The New York Islanders decided it would be for the better if they acquired a lot more size and grit. What's different than other teams doing this is that the Islanders did it in a mere two weeks.
The Islanders realized their defense will be the main key to success next season. Last year, the team had young, inexperienced defensemen and old, slow veterans who hardly helped. Size was a main concern for this year (as was getting the puck up the ice), seeing as being a bigger team—and not having just a huge, lumbering defense—will pay huge dividends. So they decided to get big.
Starting with trading for Lubomir Visnovsky by sending a second round pick to Anaheim, the Isles immediately upped their ability to move the puck and score from the blue line. He doesn't fall into the huge defenseman category, but he is a skilled puck-moving D-man.
Then they drafted Griffin Reinhardt fourth overall in the draft. At a whopping 6'4", and coming in at over 200 pounds, Reinhardt is the definition of a big puck-moving defenseman. He can do it all: He can play shutdown defense and then come back and make the plays that help put pucks in the net.
Only two of the next seven picks after Reinhardt were under six feet tall. The Islanders have decided to gain some size for the long run and not just a few years, which will be a huge payoff in the coming years.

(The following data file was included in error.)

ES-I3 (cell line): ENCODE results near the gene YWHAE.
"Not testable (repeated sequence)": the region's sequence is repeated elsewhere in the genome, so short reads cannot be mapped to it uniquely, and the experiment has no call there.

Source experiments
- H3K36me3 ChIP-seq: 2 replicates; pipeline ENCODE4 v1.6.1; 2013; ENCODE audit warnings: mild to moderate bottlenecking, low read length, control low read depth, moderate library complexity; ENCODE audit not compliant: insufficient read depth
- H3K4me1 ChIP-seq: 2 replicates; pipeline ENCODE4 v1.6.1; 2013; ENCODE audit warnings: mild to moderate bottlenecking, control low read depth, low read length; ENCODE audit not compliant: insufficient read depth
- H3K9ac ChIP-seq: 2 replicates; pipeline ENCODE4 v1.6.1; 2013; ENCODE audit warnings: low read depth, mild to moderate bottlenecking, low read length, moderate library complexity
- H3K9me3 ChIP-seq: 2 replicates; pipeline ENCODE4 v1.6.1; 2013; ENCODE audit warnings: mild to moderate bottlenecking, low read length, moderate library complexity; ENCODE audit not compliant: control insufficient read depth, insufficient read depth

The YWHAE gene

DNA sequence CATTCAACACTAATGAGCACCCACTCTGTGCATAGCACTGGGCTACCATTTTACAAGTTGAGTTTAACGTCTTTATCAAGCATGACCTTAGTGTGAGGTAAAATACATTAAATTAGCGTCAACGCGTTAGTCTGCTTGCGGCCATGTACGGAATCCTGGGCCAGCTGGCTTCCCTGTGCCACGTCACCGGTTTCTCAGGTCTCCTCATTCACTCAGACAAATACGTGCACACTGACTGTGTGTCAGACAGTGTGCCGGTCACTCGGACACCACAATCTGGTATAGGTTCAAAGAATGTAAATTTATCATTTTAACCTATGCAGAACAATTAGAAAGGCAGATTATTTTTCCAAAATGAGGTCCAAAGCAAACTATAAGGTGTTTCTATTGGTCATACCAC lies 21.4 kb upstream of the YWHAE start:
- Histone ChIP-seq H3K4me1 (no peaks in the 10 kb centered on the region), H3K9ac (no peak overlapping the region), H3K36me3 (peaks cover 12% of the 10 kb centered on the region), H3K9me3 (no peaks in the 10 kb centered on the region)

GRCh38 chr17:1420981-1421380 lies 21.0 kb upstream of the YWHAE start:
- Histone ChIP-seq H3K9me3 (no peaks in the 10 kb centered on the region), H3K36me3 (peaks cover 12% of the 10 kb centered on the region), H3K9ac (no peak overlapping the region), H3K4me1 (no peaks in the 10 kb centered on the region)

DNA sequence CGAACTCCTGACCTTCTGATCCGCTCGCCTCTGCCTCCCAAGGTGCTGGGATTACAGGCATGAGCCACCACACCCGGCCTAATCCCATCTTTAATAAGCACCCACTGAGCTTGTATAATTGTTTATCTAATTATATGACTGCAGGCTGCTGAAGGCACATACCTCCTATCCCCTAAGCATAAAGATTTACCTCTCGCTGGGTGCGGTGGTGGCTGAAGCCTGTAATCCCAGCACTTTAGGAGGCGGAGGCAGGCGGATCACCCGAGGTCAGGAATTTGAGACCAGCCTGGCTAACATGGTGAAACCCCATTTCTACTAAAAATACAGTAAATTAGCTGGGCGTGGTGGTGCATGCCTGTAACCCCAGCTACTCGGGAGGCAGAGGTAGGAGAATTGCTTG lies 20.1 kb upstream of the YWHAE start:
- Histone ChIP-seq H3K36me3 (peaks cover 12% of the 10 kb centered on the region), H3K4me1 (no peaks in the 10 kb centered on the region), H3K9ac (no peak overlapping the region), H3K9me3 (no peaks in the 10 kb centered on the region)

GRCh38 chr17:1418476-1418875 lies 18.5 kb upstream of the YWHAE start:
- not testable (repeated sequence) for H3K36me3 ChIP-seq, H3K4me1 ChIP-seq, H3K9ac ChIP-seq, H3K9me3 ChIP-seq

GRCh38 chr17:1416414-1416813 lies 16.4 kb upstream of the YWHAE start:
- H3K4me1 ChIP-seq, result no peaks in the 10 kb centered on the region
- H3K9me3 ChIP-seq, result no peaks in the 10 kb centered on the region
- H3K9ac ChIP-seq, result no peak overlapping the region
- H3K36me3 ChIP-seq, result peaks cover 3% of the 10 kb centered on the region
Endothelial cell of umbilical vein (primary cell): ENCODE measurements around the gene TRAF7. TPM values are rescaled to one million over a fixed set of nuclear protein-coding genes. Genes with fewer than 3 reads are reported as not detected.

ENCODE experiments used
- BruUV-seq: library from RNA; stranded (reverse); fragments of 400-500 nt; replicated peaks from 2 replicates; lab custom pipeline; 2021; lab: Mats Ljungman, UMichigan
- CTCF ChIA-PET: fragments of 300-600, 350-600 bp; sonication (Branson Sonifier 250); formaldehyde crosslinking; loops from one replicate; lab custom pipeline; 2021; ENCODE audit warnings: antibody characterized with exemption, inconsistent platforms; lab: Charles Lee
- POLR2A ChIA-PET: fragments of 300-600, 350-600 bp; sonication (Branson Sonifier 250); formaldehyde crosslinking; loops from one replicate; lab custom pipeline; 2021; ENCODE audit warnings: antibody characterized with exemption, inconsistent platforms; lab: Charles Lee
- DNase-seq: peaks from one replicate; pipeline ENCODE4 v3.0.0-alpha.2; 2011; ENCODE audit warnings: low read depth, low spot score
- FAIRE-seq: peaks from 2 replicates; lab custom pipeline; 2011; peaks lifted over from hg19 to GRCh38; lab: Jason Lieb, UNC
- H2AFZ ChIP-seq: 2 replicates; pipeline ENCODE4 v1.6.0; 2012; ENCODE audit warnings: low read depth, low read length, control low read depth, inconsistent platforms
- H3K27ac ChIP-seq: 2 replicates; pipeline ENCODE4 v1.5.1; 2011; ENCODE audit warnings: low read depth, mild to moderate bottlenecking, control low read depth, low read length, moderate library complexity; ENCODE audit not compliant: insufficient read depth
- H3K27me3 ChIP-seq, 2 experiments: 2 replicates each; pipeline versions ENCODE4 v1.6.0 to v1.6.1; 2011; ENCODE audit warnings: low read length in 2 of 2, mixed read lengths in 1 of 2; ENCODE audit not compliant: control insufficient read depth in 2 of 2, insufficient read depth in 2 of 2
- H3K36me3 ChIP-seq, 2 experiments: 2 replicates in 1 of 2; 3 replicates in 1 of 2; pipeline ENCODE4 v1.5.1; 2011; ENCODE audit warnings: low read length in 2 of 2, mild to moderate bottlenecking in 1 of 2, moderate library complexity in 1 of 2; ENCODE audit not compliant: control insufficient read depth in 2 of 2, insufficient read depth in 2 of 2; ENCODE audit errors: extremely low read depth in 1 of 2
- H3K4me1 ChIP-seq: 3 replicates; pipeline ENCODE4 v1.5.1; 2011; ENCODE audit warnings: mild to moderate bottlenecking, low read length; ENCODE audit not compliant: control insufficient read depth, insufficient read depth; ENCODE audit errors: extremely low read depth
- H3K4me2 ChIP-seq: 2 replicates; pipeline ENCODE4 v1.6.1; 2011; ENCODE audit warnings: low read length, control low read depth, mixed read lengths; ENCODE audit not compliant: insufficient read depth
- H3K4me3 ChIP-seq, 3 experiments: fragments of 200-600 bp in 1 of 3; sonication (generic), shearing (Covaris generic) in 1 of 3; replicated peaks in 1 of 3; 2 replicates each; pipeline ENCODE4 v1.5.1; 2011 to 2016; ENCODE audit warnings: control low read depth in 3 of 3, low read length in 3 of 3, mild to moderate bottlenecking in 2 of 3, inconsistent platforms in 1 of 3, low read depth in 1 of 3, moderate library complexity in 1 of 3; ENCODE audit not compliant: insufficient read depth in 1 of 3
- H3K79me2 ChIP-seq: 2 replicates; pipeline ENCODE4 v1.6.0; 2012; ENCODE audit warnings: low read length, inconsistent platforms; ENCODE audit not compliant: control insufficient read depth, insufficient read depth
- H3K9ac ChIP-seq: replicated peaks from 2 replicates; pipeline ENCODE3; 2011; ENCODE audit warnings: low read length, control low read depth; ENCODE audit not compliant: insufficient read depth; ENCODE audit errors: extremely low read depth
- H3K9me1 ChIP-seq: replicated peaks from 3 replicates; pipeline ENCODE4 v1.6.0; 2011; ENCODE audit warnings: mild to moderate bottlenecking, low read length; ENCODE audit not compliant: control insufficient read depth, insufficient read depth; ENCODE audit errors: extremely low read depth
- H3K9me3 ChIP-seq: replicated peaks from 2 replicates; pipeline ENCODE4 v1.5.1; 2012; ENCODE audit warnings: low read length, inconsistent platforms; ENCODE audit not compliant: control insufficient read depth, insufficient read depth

Following the draft, they dismissed most of the players who were a hindrance last season—Steve Staois, Milan Jurcina, Mark Eaton and Jay Pandolfo all were not re-signed.
Then came the real bolstering. Brad Boyes was signed to a one-year, $1 million contract. Boyes is a solid 6'1" veteran who is only 30 years old. In 558 NHL games, he has 372 points. Some are thinking he may be a replacement for the now-departed P.A. Parenteau, and if Boyes can have a season like Pierre did last year, the guy will instantly be a success in terms of being an ideal free agent: an impact player at a low cost.
Then came news that the Islanders had acquired 6'4", 240-pound Matt Carkner in a three-year $4.5 million deal. Carkner brings the type of play the Islanders haven't had in a long time on their defense. Carkner is the type of player that no one likes to play against. He's a shutdown defenseman in every way. He's physical, assertive and not afraid to drop the gloves, but he isn't limited to just being a fighter.
The Islanders now have an extremely balanced defense. The scoring can come from Visnovsky, Mark Streit and Travis Hamonic, while the shutdown defense against other teams' top lines can come from Hamonic and perhaps Carkner. This leaves Andrew MacDonald and one of the prospects to come up and play as a solid two-way second defensive pairing.
The Islanders have changed their look significantly. They acquired large and talented players who now have the ability to play physical and score, a balance that has long been needed on Long Island.